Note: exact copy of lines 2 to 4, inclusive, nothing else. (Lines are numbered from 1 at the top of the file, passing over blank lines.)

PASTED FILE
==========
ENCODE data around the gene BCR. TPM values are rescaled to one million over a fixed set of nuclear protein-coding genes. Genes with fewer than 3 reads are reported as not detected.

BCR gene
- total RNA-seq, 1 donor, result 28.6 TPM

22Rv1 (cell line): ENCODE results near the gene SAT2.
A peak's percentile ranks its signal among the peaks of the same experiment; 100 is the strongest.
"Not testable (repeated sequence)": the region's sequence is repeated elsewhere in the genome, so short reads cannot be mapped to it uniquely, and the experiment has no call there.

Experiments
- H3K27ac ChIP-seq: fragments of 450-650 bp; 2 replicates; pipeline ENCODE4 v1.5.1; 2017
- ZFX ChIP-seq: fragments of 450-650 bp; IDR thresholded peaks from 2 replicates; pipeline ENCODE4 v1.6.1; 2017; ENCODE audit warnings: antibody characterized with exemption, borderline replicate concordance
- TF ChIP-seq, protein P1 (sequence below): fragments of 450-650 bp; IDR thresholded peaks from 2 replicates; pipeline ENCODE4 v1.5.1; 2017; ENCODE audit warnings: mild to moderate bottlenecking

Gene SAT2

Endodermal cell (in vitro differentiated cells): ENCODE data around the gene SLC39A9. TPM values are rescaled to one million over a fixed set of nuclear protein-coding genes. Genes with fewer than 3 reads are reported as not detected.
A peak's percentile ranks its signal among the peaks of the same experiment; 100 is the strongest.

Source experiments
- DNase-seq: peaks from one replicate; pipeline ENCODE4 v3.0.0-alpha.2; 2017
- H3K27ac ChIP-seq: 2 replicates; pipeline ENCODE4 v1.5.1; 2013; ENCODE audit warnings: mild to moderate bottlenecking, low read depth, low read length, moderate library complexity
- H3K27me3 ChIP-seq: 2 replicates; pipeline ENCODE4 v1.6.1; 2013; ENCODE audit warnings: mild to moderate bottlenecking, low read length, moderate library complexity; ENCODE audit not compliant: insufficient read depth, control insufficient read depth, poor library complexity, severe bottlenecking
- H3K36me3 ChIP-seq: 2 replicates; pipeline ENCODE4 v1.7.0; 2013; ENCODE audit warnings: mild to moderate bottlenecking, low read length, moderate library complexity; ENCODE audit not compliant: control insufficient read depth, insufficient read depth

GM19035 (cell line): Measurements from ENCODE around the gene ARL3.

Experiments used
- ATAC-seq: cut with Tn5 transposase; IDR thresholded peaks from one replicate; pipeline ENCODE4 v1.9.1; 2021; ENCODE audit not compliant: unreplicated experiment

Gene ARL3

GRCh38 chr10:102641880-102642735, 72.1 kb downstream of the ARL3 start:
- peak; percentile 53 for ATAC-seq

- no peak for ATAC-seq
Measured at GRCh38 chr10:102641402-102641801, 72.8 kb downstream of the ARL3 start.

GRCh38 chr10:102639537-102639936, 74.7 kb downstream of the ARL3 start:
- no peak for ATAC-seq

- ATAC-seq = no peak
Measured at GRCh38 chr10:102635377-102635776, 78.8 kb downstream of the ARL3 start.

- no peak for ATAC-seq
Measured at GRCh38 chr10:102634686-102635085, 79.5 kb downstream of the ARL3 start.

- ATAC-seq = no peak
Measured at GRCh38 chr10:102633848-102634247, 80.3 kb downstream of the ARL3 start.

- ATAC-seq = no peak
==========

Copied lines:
BCR gene
- total RNA-seq, 1 donor, result 28.6 TPM

22Rv1 (cell line): ENCODE results near the gene SAT2.